Useful properties of probability

We now look at some of the consequences of the three axioms of probability given in the previous section.

An event space ε depicted as a region enclosed in rectangle and the event A and B where A is contained in B.
Event \(A\) is a subset of event \(B\).
Detailed description

Property 1

If the event \(A\) is a subset of the event \(B\), then \(\Pr(A) \leq \Pr(B)\). That is,

\[ A \subseteq B \ \implies \ \Pr(A) \leq \Pr(B). \]

This property has a useful application. We write \(A \Rightarrow B\) to mean that, if \(A\) occurs, then \(B\) occurs. So \(A \Rightarrow B\) is the same as \(A \subseteq B\), which implies \(\Pr(A) \leq \Pr(B)\). For example:

so \(A \subseteq B\) and therefore \(\Pr(A) \leq \Pr(B)\); his chance of finding the treasure is at most equal to his chance of solving the puzzle.

While property 1 is important, it is rather obvious.

Property 2
\(0 \leq \Pr(A) \leq 1\), for each event \(A\).

This property formalises the scale for probabilities, given the axioms.

An event space ε depicted as a region enclosed in rectangle and the event C not containing any crosses and labelled as the empty set.
The empty event.
Detailed description

Property 3
\(\Pr(\varnothing) = 0\).

It would be rather strange if the probability of the empty set was anything other than zero, so it is reassuring to confirm that this is not so: \(\Pr(\varnothing) = 0\), as expected.

An event space ε depicted as a region enclosed in rectangle and the event A. The region in ε but not in A labelled as A complement.
An event \(A\) and its complementary event \(A'\).
Detailed description

Property 4
\(\Pr(A') = 1 - \Pr(A)\), for each event \(A\).

This property is surprisingly useful and is applied frequently. It is most effective when the probability of the event of interest is difficult to calculate directly, but the probability of the complementary event is known or easily calculated.

Exercise 3

Suppose that, in a four-child family, the probability of all four children being boys is 0.07. What is the probability that a four-child family contains at least one girl?

Property 5 (Addition theorem)

\(\Pr(A \cup B) = \Pr(A) + \Pr(B) - \Pr(A \cap B)\), for all events \(A\) and \(B\).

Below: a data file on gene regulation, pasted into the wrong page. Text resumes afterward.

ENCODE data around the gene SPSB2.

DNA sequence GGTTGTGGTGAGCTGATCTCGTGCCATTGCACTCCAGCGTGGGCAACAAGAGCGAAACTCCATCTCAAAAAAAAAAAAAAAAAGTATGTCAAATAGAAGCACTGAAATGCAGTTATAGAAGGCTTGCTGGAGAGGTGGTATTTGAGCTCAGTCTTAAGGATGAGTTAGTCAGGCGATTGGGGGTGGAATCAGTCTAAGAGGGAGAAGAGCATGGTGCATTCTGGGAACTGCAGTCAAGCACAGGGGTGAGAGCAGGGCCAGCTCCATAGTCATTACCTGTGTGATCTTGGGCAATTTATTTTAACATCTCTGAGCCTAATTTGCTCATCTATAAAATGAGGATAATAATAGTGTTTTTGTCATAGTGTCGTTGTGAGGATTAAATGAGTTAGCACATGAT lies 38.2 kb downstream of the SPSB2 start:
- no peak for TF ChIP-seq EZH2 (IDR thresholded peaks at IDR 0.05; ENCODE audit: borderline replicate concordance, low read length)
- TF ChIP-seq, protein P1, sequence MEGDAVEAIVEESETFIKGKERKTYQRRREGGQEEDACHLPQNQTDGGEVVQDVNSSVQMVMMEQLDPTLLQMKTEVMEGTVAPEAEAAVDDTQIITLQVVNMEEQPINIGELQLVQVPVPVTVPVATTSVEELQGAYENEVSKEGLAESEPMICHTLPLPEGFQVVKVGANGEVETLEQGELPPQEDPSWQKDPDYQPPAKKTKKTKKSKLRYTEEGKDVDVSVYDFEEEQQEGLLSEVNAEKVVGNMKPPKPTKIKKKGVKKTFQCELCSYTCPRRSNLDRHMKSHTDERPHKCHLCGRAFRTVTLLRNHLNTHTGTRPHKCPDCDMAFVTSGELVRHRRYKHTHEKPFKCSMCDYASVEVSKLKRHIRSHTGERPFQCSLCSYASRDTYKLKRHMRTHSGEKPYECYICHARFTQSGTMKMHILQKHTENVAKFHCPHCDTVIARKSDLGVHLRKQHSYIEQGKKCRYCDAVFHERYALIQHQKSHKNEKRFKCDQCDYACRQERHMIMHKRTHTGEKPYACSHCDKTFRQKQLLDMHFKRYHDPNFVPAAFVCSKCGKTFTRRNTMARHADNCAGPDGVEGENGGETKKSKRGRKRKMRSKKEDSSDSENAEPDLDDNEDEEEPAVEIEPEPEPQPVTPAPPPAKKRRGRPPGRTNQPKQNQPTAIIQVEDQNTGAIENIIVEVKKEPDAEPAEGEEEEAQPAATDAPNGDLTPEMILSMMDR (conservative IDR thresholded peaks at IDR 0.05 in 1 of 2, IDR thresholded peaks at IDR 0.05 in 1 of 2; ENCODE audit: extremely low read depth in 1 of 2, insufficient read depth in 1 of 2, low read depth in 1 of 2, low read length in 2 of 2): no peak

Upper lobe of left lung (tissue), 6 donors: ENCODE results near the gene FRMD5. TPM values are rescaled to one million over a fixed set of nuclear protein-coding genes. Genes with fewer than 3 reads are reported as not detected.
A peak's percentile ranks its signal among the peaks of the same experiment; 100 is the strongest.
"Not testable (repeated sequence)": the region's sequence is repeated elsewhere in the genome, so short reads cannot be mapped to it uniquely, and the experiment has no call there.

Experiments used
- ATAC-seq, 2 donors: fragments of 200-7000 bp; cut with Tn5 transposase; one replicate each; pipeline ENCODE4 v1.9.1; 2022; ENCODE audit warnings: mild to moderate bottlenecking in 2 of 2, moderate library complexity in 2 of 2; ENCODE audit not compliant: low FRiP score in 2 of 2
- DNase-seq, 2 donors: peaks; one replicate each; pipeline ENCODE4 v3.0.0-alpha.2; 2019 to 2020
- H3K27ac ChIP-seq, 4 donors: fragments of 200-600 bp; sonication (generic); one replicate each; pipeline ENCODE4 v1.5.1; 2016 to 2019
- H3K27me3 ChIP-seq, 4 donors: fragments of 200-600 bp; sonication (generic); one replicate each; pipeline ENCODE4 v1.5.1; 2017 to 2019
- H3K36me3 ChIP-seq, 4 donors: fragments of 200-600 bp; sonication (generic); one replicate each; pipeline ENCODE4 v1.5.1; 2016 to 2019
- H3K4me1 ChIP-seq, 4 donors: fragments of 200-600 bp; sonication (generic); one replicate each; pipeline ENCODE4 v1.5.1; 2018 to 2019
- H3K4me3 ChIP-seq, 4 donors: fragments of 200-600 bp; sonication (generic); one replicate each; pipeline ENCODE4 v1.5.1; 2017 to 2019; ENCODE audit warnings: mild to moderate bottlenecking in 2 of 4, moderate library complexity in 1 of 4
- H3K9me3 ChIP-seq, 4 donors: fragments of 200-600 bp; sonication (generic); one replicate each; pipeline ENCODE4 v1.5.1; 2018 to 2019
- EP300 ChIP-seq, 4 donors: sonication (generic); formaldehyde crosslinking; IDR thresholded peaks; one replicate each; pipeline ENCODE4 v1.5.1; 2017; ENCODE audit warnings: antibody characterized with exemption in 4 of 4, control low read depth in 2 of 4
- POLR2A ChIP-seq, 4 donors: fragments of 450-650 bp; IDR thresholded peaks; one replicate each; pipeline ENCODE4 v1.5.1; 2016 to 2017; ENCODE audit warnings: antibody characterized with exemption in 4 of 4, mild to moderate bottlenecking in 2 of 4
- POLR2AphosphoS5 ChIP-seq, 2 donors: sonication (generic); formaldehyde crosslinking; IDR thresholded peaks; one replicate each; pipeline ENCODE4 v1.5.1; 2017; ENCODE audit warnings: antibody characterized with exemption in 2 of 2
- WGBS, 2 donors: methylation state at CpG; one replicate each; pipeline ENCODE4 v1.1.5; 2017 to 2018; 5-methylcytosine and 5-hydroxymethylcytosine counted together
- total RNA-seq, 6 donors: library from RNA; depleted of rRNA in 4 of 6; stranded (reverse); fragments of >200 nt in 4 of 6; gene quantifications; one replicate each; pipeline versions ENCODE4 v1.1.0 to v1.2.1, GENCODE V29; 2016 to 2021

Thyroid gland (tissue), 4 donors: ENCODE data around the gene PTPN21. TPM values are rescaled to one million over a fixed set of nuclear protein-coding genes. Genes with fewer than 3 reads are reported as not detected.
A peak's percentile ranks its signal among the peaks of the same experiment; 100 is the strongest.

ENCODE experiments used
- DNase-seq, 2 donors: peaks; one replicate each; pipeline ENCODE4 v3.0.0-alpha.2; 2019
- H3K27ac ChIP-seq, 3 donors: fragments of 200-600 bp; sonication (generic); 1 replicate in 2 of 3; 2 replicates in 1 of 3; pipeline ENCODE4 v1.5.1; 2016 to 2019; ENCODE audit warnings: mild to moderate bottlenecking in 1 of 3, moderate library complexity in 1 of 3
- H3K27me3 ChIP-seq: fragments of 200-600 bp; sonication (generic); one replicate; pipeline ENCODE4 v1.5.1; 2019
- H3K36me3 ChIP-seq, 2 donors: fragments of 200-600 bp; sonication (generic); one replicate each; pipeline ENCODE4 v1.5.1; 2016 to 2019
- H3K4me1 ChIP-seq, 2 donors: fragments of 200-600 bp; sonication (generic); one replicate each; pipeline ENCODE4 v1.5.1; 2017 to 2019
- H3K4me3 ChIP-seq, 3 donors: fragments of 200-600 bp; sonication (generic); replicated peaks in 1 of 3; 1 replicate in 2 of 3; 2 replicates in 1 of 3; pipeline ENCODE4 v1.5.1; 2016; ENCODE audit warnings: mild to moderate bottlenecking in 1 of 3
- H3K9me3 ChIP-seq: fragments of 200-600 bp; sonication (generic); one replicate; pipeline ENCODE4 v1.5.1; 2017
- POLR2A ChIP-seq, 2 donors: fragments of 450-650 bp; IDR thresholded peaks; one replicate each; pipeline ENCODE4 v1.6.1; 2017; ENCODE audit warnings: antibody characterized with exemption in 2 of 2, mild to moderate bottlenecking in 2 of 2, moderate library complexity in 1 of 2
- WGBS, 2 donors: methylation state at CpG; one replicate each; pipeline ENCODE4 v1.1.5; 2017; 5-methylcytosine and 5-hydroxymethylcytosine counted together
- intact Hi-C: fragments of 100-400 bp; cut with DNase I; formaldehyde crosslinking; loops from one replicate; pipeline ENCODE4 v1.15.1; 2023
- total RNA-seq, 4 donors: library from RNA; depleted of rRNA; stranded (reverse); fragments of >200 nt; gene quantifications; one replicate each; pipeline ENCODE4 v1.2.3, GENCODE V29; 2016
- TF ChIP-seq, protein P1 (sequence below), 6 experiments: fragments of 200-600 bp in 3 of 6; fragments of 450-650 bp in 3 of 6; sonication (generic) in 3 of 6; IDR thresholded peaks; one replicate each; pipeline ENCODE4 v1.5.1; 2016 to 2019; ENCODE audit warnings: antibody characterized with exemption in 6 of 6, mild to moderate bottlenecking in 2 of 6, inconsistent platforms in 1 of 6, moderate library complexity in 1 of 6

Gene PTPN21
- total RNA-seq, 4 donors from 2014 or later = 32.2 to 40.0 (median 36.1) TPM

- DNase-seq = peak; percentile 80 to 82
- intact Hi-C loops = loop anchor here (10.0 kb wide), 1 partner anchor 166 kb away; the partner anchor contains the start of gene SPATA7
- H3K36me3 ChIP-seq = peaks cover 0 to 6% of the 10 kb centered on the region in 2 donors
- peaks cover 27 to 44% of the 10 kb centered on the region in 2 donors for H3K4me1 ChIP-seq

An event space ε depicted as a region enclosed in an elliptical type loop and three events A, B and C depicted as regions within the region of  ε. Each of the regions labelled.
Detailed description
\(B\) \(B'\)
\(A\) \(A \cap B\) \(A \cap B'\)
\(A'\) \(A' \cap B\) \(A' \cap B'\)
Two representations of the addition theorem.

Both the diagram and the table above give representations of the event space \(\mathcal{E}\) in terms of the two events \(A\) and \(B\) and their complements.

The impression we get from the diagram, from the table, or just using basic logic is that, if we add together the probability of \(A\) and the probability of \(B\), then \(A \cap B\) is included in both events, so it has been counted twice. Hence, to obtain the probability of at least one of \(A\) and \(B\) occurring, that is, to obtain \(\Pr(A \cup B)\), we need to subtract \(\Pr(A \cap B)\) from \(\Pr(A) + \Pr(B)\). This justifies the formula given by the addition theorem (property 5). We can demonstrate the result more formally, as follows.


Exercise 4

Lego sells `minifigures'. There are 16 distinct minifigures, and they are distributed at random among shops (it is said). Furthermore, the minifigures cannot be identified prior to purchase and removal of the packaging. A young child wishes to obtain the `Pirate Captain', one of the 16 figures in Series 8. She persuades her parent to buy a minifigure at two different shops. Define the events:

Assume that the distribution of the minifigures is random across shops, and assume that \(\Pr(A \cap B) = \dfrac{1}{256}\).

  1. What is \(\Pr(A)\)? \(\Pr(B)\)?
  2. What is the probability of the child's wishes being satisfied?
  3. Describe each of the following events in words:
    1. \(B'\)
    2. \(A' \cup B'\)
    3. \(A \cap B'\)
    4. \(A' \cap B'\).
  4. Which event is more probable: \(A \cup B\) or \(A' \cap B'\)?

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